SPF Engagement Strategy: Not Enough to Solve Climate Crisis

Written by Zivile Mantrimaite, climate justice campaigner

On August 31, 2015, Strathclyde Pension Fund committee rejected Glasgow City Council’s proposed resolution on fund’s divestment from fossil fuel industries. The feasibility of such act was reviewed and dismissed on grounds of engagement, stating that active engagement with fossil fuel companies will address the subject of climate change in more efficient way. Corresponding to this, Fossil Free Strathclyde campaigners have released Report on Engagement Limitations When Tackling the Systemic Issue of the Fossil Fuel Industry’s Connection to Climate Change: Case Study for Strathclyde Pension Funddemonstrating that engagement is ineffective as a solution to limit the impacts of climate change and comply with recently internationally agreed climate targets.  

We summarize our key findings below and advise the Strathclyde Pension Fund committee to review its engagement strategy and re-consider divestment option in order to truly battle the climate change.

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Uncover: Rio Tinto and Grasberg Mine

By Callum Shaw, Economic and Social History Student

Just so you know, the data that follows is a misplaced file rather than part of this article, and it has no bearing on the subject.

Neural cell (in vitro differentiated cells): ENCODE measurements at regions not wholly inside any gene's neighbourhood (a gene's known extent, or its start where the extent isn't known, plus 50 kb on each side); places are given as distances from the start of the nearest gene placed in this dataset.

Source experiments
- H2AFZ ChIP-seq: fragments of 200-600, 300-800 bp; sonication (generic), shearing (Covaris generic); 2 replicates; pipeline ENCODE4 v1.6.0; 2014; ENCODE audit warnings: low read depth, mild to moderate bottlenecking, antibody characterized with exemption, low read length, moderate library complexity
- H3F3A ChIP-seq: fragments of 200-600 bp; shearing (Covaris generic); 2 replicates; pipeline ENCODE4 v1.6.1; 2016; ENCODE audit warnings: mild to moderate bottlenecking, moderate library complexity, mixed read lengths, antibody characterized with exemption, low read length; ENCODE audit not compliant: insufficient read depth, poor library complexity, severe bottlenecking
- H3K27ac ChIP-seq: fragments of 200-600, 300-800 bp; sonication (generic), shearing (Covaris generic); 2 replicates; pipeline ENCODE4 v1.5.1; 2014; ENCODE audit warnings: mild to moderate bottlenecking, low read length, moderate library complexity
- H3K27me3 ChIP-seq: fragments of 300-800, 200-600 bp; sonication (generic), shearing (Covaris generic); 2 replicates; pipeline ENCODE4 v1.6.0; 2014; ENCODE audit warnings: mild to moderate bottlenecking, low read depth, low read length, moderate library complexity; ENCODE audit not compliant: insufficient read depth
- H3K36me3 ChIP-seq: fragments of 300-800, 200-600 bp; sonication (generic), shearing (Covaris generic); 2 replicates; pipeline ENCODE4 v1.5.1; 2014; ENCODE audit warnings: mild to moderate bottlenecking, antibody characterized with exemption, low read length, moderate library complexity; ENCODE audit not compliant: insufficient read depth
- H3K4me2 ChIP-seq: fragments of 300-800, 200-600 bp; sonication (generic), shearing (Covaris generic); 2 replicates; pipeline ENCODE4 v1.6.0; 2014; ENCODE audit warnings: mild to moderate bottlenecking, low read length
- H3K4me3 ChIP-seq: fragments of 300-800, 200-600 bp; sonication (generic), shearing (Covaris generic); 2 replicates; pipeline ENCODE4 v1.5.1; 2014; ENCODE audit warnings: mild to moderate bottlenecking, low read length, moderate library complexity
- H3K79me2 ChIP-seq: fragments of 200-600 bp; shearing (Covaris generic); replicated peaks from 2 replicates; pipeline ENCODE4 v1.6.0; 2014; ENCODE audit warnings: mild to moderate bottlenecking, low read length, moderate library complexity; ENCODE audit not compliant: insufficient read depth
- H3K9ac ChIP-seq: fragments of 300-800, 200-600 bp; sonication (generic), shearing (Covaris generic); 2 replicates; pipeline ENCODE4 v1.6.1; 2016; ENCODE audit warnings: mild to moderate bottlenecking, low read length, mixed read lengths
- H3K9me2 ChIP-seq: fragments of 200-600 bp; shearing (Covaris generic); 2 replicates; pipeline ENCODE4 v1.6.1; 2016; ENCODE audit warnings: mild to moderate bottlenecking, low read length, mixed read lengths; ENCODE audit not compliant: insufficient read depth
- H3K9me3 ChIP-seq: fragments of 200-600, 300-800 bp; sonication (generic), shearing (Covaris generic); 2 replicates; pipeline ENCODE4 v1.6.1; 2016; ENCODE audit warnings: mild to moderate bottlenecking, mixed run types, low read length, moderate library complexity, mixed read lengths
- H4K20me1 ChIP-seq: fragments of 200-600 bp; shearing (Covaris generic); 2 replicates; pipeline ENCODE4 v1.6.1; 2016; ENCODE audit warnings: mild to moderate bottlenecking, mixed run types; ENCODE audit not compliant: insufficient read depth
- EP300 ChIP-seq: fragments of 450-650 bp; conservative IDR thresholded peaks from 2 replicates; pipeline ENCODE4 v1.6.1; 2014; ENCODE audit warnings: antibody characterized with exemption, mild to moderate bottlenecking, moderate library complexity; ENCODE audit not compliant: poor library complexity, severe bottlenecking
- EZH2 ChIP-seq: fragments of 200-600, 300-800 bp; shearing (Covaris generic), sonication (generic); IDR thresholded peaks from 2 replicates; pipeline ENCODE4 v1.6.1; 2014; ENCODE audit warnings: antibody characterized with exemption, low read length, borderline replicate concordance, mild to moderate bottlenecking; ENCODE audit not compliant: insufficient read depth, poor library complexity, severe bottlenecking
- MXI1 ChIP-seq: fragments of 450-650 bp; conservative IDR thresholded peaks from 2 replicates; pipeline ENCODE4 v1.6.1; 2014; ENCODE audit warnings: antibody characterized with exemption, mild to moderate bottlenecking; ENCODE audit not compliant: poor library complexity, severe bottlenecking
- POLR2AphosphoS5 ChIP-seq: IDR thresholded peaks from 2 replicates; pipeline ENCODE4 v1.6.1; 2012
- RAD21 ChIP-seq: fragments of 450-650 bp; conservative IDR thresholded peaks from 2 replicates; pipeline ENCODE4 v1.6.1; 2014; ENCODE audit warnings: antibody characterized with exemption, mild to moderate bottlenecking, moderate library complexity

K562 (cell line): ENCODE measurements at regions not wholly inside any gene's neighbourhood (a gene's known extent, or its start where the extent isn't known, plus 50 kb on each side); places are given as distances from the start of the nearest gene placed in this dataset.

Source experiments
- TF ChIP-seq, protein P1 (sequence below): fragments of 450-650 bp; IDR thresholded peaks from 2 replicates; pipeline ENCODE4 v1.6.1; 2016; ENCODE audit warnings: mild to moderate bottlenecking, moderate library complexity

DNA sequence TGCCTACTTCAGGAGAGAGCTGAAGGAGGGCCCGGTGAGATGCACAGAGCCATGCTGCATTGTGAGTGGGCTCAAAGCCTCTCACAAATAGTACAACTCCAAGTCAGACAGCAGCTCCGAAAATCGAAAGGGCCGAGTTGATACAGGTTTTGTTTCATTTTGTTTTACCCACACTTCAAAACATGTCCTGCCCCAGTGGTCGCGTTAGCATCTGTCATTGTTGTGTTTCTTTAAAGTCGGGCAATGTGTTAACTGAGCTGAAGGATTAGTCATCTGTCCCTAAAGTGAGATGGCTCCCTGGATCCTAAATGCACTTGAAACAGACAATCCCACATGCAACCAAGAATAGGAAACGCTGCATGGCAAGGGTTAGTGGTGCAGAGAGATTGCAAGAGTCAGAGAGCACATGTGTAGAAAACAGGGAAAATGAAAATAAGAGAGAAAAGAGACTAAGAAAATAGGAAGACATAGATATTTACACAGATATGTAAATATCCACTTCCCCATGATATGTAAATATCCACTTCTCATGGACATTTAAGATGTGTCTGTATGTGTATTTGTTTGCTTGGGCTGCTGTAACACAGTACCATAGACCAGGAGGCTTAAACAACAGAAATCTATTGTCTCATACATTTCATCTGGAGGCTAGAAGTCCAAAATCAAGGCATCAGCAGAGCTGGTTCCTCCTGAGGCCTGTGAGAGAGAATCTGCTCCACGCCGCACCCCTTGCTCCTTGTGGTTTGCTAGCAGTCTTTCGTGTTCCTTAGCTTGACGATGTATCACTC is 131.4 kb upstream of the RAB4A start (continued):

On 9th September, 2008, the Norwegian Pension Fund divested $1 billion of its holdings from the mining giant Rio Tinto. The reasoning behind this was Rio Tinto’s ‘grossly unethical conduct’, with a particular focus on the controversial Grasberg mine in West Papua, New Guinea, co-owned by the US company Freeport-McMoRan. The last eight years have seen little improvement when dealing with the social and environmental damages that the mine creates, however the SPF continues its multi-million pound investment into it.

Since the invasion in 1962, West Papua has been under strict control by the Indonesian government. It has not been a peaceful occupation with the highest estimates of civilian deaths at over 500,000 during the period. The referendum which gave the authority to the Indonesian government was a charade. It consisted of just 1% of the population, forced to vote at gun point. Since then, there has been a constant local struggle, firstly to internationally recognise their plight and finally, to reclaim a free West Papua. The demonstrations have but for a few, been met with uncompromising brutality. Number of arrests at demonstrations has been rising and torture of locals is still practised commonly. Between April 2013 to December 2014 country saw extra-judicial killings by the security forces, including protest on 8th of December 2014 with 4 students shot and killed and 17 more injured.

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